Today’s blog is from Dr Louise Moore who is a Senior Researcher at The Children’s Society working on wellbeing and mental health. She reflects on the findings from the charity’s most recent annual Good Childhood Report, which looks at the subjective wellbeing of children in the UK.

Since The Children’s Society started its programme of work on the wellbeing of children in 2005, there have been vast changes to children’s lives. Not least, the rise in their use of social media, and changes to schools.
How do these changes make young people feel? This Wednesday, The Children’s Society published its eighth Good Childhood Report looking at the subjective wellbeing of children in the UK. The report makes use of the most robust data sources on this issue, including the Millennium Cohort Study (MCS) and Understanding Society (UKHLS).

Key findings from The Good Childhood Report 2019

Trends in children’s wellbeing:

  • The most recent data from Understanding Society reflects significant reductions in happiness with life as a whole (a mean of 7.89 out of 10 in 2016-17 versus 8.17 in 2009-10) and friends (mean of 8.59 in 2016-17 and 8.99 in 2009-10) among children aged 10 to 15. It also shows a dip in the latest wave in children’s happiness with school. 
  • Long term gender differences in children’s happiness with appearance and school work remain, with boys happier than girls in appearance and with girls happier in school work. The gender gap for appearance is narrowing with boys mean happiness score at its lowest since Understanding Society began (see Figure 1).

Note: The 7-point scale (1-7) used for these measures in Understanding Society, where higher values represent lower happiness, has been reversed and converted to an 11-point scale (0 – not at all happy to 10- completely happy) to ease interpretation and comparison with other measures presented in The Good Childhood Report.

So what new information does the report provide to explain patterns in children’s wellbeing?

Previous Good Childhood reports have highlighted a range of influences on children’s wellbeing, including bullying, material deprivation, and multiple disadvantage. This year’s report also looks at factors that may affect how children feel about their lives:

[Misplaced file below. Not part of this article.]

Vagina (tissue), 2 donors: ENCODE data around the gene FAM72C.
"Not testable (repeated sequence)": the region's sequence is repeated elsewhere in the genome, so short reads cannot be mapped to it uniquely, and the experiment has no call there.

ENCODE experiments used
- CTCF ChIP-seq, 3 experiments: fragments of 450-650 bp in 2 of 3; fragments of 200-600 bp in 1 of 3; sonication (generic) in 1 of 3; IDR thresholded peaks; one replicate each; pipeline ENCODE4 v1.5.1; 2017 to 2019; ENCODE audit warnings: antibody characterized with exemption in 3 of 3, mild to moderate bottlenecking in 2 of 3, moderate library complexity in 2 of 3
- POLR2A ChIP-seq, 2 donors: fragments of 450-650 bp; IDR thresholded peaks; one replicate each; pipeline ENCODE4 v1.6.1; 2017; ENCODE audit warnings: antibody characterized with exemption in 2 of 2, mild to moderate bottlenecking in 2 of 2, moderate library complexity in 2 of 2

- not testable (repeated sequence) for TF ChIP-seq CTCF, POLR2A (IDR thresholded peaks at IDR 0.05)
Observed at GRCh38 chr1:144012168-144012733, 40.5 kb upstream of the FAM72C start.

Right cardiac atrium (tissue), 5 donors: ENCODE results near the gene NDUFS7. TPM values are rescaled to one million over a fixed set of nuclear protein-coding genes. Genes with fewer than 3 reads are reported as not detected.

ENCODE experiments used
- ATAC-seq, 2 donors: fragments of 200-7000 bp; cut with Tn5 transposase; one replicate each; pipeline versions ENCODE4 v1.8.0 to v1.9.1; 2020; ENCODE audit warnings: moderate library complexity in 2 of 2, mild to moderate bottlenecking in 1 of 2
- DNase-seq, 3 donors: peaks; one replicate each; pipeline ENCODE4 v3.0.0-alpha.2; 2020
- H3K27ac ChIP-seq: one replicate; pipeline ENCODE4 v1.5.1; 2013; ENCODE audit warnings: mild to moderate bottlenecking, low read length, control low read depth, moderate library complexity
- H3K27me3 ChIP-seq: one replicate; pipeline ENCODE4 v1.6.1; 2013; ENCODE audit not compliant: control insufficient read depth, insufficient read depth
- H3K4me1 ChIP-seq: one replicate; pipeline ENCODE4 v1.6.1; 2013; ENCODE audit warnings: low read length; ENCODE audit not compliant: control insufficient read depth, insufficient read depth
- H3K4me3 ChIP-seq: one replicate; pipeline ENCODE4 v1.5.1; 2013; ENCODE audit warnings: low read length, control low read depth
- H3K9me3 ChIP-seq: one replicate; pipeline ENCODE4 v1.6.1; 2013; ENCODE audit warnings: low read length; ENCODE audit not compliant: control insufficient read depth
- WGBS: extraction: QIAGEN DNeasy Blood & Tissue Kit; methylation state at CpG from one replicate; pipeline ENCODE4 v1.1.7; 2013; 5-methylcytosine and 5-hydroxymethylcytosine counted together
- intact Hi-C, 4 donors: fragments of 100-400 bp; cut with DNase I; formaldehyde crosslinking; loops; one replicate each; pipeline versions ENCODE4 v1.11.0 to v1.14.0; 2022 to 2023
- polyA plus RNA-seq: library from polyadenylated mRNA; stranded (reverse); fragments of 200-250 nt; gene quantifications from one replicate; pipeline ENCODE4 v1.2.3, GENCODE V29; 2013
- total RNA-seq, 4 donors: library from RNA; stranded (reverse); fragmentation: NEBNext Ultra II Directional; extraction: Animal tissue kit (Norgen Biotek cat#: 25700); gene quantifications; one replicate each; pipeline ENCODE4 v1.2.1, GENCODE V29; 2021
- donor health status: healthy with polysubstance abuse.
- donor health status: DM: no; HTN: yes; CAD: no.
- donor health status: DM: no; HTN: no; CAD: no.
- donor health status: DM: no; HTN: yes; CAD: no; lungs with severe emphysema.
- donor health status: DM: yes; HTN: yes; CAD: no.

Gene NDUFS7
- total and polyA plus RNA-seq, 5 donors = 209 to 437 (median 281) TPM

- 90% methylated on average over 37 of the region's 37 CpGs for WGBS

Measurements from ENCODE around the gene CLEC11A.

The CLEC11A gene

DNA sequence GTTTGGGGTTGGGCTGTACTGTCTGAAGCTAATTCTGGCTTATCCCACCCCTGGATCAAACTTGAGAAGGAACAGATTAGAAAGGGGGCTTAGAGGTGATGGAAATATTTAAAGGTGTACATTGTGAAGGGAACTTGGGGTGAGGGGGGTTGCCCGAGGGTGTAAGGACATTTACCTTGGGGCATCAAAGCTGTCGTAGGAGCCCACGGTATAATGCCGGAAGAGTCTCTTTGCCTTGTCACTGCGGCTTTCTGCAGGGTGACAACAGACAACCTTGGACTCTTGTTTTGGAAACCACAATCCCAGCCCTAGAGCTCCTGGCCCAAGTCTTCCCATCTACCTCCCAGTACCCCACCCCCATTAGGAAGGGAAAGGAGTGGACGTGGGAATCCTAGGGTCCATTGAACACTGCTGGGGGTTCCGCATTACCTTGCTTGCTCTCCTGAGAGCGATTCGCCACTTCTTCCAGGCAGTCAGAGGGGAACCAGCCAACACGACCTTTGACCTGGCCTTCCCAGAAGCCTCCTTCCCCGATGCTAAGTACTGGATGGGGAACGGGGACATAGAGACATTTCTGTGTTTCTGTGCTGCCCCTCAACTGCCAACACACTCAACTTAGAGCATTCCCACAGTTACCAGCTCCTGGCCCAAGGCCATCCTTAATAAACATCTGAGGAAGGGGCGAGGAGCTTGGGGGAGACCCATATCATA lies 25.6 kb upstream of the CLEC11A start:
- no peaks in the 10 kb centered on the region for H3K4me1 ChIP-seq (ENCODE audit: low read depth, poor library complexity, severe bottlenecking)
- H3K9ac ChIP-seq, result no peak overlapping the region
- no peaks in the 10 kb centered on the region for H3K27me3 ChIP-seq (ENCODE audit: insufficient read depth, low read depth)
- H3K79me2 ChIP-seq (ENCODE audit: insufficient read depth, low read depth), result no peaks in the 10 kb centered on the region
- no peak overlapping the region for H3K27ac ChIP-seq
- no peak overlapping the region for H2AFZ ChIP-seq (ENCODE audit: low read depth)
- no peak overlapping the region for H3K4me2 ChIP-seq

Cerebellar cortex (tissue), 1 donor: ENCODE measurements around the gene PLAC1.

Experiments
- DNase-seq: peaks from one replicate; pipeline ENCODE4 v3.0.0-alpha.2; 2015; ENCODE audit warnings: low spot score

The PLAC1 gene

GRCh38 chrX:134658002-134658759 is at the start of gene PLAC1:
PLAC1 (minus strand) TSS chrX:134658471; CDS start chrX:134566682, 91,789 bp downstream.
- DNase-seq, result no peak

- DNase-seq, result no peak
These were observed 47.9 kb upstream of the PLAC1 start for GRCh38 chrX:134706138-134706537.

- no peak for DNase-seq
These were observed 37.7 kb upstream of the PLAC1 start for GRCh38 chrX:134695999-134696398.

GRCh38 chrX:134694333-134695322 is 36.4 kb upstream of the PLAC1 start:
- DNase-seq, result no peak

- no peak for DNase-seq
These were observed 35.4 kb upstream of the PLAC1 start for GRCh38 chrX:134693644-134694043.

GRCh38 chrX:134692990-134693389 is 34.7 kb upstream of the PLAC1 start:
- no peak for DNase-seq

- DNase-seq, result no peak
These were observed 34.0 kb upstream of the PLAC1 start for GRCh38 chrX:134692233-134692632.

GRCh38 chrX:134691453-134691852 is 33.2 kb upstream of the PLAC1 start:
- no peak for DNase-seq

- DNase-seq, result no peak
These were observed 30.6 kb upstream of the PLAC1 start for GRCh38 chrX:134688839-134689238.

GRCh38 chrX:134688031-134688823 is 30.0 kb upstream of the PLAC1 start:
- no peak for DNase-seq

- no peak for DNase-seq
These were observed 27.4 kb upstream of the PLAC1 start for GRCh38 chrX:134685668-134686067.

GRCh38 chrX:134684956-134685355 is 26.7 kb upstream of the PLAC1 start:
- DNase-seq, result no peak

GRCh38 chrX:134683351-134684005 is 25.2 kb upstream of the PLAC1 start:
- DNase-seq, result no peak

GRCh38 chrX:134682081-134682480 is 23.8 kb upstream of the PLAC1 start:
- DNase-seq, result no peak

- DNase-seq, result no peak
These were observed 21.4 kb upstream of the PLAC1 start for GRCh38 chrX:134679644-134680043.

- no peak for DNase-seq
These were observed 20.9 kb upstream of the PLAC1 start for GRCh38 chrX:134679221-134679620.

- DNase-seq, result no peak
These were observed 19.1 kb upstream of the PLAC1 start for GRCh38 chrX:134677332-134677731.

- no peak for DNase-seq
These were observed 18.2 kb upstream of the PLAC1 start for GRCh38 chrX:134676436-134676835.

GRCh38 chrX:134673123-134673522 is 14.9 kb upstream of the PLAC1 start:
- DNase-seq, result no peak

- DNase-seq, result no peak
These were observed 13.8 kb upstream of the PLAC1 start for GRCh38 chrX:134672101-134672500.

• Analysis of longitudinal data from the Millennium Cohort Study reveals that being in income poverty or under financial strain when interviewed for any of the six waves of the study (that is, even only once in six times) is associated with lower life satisfaction and higher depressive symptoms for these children at age 14.  
  • Of the ten aspects of life assessed in the Children’s Society’s Good Childhood Index, children’s mean score has consistently been lowest for the future domain. In 2019, the charity took a closer look at children’s future in its annual household survey of over 2,000 children aged 10 to 17. In terms of their own future, children were most worried about having enough money, getting good grades and getting a job (see Figure 2). Their wider concerns were about crime, and the environment (over two-fifths were ‘very’/‘quite’ worried about each of these). 
  • Not surprisingly, children with low wellbeing (scoring below the midpoint on a life satisfaction measure) were significantly more worried than other children were about issues relating to their own future.

What are the implications of the findings from this year’s report?

We know that children’s happiness with their lives has fallen and that we must take action to try to address this. We need to better understand, for example, why children feel less happy with their friends, given how important relationships are to their overall wellbeing. 

This year we are making the case for better national measurement of children’s wellbeing. While adult wellbeing is comprehensively measured in the quarterly population survey, children’s wellbeing is not and researchers must rely on a range of different surveys and measures to understand what is going on. If we are to take children’s happiness seriously, we must invest in their wellbeing, properly listen to them and learn what works to improve their wellbeing.

You can find The Good Childhood Report here.

Where to start in measuring children’s wellbeing?